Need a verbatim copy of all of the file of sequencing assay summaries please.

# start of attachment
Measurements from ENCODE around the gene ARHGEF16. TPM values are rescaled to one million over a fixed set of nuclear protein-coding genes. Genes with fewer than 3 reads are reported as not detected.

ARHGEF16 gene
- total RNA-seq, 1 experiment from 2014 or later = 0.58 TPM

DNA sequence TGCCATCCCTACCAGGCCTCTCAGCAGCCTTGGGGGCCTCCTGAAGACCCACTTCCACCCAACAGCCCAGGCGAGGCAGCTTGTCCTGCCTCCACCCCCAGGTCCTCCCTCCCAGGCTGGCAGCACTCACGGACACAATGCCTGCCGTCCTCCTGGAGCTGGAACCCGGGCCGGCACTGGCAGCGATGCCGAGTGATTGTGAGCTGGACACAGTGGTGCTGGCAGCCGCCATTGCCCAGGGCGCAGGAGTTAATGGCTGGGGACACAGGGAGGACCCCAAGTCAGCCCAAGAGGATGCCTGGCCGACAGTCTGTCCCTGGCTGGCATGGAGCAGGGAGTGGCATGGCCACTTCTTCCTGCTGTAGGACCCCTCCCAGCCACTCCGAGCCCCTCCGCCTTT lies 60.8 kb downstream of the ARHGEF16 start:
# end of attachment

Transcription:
Measurements from ENCODE around the gene ARHGEF16. TPM values are rescaled to one million over a fixed set of nuclear protein-coding genes. Genes with fewer than 3 reads are reported as not detected.

ARHGEF16 gene
- total RNA-seq, 1 experiment from 2014 or later = 0.58 TPM

DNA sequence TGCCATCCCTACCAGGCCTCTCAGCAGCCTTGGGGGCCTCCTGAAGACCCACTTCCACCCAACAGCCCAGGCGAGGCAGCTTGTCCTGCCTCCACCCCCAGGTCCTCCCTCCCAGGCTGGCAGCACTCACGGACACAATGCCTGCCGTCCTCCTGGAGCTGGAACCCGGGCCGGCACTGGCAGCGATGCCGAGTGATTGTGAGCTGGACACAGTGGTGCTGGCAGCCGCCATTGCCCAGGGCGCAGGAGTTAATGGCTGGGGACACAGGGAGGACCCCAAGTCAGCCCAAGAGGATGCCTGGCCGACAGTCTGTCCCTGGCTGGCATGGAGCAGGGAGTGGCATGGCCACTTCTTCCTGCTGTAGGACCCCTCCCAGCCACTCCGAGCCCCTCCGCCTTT lies 60.8 kb downstream of the ARHGEF16 start: